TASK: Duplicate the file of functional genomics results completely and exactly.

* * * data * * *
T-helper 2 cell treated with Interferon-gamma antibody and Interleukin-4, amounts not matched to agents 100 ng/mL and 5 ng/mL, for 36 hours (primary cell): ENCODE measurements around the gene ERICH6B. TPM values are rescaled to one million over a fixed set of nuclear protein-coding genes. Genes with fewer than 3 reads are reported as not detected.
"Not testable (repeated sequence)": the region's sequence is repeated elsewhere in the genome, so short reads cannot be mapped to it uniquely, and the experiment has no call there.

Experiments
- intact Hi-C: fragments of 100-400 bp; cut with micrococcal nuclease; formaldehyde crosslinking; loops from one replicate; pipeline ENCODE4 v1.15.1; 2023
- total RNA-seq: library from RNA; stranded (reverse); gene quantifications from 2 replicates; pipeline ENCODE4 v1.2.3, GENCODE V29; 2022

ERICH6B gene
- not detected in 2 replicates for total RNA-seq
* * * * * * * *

T-helper 2 cell treated with Interferon-gamma antibody and Interleukin-4, amounts not matched to agents 100 ng/mL and 5 ng/mL, for 36 hours (primary cell): ENCODE measurements around the gene ERICH6B. TPM values are rescaled to one million over a fixed set of nuclear protein-coding genes. Genes with fewer than 3 reads are reported as not detected.
"Not testable (repeated sequence)": the region's sequence is repeated elsewhere in the genome, so short reads cannot be mapped to it uniquely, and the experiment has no call there.

Experiments
- intact Hi-C: fragments of 100-400 bp; cut with micrococcal nuclease; formaldehyde crosslinking; loops from one replicate; pipeline ENCODE4 v1.15.1; 2023
- total RNA-seq: library from RNA; stranded (reverse); gene quantifications from 2 replicates; pipeline ENCODE4 v1.2.3, GENCODE V29; 2022

ERICH6B gene
- not detected in 2 replicates for total RNA-seq